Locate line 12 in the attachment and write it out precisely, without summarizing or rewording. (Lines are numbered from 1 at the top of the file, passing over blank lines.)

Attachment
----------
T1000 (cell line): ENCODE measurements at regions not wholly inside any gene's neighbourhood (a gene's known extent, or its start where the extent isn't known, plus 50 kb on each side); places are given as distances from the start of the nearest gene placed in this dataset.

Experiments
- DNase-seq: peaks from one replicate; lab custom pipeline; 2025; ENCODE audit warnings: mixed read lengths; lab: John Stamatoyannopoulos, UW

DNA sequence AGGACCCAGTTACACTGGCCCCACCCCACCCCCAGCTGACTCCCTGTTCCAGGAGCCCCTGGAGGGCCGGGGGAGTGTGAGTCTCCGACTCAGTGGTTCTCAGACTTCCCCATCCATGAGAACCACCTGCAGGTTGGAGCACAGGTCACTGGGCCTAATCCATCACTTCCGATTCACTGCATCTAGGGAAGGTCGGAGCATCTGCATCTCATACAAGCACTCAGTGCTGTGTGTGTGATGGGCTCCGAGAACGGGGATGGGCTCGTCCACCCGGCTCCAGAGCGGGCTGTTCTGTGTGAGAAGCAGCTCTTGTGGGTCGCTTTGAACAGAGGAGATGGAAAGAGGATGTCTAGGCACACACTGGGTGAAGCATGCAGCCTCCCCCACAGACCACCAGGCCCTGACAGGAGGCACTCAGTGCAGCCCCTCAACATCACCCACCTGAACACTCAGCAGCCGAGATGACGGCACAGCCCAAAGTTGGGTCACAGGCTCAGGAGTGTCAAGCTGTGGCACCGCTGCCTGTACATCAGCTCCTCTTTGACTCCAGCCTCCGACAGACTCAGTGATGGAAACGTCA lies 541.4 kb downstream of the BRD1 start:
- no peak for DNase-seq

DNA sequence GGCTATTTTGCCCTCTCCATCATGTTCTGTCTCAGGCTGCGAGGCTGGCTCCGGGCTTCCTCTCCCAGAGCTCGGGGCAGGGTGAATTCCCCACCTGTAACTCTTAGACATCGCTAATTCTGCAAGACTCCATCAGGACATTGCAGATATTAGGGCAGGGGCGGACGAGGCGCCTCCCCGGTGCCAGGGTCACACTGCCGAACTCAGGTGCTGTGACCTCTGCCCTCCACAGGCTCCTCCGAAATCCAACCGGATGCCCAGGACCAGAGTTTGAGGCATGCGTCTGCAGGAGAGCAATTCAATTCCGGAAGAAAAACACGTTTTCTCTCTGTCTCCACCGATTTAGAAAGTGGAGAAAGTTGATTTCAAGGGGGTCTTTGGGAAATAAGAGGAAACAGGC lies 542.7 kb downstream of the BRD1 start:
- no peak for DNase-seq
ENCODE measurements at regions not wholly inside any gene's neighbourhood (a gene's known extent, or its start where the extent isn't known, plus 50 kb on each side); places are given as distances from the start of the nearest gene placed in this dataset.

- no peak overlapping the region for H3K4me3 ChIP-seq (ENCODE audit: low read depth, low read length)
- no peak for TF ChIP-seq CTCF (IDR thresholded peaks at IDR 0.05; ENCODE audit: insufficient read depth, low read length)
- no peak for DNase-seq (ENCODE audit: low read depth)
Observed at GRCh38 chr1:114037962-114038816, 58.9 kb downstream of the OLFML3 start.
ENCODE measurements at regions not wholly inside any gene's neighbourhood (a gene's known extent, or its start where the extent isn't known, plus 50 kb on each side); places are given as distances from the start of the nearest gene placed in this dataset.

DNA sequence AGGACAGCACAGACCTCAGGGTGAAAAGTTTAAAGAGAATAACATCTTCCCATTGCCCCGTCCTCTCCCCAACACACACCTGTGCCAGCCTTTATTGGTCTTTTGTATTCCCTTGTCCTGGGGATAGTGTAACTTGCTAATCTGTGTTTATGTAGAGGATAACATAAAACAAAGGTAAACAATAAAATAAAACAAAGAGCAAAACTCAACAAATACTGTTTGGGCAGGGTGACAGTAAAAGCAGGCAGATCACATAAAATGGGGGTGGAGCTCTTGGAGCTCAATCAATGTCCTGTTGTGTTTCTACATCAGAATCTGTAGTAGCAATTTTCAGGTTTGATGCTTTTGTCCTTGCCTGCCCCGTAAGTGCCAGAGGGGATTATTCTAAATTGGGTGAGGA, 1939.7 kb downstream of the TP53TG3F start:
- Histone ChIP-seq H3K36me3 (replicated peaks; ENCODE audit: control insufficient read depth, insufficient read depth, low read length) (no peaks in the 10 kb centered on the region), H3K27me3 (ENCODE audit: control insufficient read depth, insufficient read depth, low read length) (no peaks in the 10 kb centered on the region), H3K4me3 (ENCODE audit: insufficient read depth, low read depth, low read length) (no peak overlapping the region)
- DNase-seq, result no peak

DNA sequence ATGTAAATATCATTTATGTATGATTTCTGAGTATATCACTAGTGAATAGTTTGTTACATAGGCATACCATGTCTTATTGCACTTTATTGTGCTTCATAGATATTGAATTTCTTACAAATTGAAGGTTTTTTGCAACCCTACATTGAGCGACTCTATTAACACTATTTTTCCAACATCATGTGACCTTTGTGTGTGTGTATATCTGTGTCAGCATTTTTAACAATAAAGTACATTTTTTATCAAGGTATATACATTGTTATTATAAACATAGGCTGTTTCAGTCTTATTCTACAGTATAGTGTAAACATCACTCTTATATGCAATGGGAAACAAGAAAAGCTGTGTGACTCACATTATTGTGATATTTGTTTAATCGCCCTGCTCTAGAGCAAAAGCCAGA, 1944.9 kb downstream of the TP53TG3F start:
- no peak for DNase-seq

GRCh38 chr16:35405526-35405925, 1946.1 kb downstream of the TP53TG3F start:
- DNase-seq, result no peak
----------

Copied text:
Observed at GRCh38 chr1:114037962-114038816, 58.9 kb downstream of the OLFML3 start.